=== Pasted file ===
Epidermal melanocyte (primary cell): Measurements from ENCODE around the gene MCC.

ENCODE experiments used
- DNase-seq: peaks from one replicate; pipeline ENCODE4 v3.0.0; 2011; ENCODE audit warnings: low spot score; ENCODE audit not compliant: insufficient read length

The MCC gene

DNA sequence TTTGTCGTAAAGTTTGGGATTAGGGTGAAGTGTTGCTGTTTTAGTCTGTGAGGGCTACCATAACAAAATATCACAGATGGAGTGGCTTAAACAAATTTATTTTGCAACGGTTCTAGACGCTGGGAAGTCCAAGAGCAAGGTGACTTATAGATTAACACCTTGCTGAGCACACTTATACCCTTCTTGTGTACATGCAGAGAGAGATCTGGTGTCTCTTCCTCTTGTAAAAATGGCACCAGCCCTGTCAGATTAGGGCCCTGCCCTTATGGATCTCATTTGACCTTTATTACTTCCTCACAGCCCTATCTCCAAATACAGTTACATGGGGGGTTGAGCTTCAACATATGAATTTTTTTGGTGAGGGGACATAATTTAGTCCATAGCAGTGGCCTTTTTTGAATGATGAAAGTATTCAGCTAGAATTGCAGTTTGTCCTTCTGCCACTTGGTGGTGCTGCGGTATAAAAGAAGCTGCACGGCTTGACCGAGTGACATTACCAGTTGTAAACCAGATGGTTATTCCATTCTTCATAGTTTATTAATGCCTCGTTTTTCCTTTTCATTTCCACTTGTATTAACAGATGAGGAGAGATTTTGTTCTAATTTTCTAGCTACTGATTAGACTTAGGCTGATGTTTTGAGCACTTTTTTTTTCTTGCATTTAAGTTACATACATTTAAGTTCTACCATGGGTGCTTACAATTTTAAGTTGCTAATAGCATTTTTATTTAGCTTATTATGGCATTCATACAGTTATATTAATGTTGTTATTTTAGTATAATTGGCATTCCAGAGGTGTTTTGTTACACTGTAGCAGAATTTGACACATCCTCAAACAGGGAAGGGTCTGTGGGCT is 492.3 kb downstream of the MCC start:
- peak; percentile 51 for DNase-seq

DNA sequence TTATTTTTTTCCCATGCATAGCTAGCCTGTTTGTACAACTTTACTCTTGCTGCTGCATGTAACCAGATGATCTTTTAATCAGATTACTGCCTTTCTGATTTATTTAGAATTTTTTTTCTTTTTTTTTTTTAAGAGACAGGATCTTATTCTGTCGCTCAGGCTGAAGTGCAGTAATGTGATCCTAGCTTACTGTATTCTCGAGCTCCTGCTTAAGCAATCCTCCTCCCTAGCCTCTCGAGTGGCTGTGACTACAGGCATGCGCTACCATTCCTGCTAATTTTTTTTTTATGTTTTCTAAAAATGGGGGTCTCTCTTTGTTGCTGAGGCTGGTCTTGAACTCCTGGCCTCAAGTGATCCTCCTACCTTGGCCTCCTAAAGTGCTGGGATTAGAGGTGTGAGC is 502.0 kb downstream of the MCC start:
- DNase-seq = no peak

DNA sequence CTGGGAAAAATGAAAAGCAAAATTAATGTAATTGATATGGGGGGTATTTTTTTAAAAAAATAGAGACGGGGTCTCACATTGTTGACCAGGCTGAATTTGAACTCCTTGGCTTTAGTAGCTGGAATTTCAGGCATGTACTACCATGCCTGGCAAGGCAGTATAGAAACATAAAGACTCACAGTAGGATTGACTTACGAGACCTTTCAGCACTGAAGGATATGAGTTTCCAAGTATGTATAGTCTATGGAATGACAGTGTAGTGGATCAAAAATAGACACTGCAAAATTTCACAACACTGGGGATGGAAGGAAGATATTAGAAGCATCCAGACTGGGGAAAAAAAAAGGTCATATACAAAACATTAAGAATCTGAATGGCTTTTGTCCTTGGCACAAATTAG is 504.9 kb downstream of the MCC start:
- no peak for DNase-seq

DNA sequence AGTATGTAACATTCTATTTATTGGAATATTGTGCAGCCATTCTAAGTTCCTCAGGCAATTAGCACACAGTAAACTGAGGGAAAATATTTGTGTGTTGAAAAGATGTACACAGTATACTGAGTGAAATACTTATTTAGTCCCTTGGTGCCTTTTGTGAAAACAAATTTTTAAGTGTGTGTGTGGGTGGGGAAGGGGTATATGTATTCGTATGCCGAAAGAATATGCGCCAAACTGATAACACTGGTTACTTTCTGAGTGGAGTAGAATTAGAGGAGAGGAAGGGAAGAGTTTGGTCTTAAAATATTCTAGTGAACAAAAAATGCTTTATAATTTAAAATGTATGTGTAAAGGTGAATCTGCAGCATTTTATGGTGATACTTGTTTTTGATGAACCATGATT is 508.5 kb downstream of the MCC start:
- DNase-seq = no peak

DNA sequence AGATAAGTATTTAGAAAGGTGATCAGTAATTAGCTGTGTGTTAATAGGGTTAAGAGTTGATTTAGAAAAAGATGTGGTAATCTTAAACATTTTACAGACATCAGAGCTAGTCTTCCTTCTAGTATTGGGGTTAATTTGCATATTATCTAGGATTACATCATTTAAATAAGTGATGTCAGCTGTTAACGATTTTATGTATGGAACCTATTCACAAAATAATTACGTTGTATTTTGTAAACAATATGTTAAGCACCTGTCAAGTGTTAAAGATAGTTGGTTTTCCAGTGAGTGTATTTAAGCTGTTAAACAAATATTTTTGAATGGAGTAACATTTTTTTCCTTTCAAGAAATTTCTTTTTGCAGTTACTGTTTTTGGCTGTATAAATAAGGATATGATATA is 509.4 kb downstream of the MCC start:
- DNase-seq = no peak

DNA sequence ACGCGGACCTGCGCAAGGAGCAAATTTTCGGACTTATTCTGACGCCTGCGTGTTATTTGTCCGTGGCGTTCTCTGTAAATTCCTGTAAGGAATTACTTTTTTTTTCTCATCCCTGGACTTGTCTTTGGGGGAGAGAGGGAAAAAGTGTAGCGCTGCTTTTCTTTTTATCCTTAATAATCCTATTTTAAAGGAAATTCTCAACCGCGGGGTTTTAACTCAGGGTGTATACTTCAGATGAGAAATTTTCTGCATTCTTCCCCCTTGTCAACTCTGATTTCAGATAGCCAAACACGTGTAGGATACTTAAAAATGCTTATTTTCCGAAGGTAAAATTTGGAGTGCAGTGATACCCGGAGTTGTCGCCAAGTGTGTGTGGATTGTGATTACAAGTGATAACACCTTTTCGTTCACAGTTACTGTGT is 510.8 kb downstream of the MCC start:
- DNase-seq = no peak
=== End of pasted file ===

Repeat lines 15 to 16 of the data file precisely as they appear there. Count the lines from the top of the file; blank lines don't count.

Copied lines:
DNA sequence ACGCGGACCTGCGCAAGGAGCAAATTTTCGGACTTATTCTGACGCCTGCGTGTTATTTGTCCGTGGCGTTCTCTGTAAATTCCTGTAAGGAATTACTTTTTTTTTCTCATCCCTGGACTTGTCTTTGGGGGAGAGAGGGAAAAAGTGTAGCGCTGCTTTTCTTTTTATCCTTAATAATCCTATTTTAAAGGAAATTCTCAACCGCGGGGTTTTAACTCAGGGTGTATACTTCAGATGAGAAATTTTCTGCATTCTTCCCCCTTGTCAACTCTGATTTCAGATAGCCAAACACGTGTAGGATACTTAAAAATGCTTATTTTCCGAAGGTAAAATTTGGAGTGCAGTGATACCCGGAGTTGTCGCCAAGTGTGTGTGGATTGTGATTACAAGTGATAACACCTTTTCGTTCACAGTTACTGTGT is 510.8 kb downstream of the MCC start:
- DNase-seq = no peak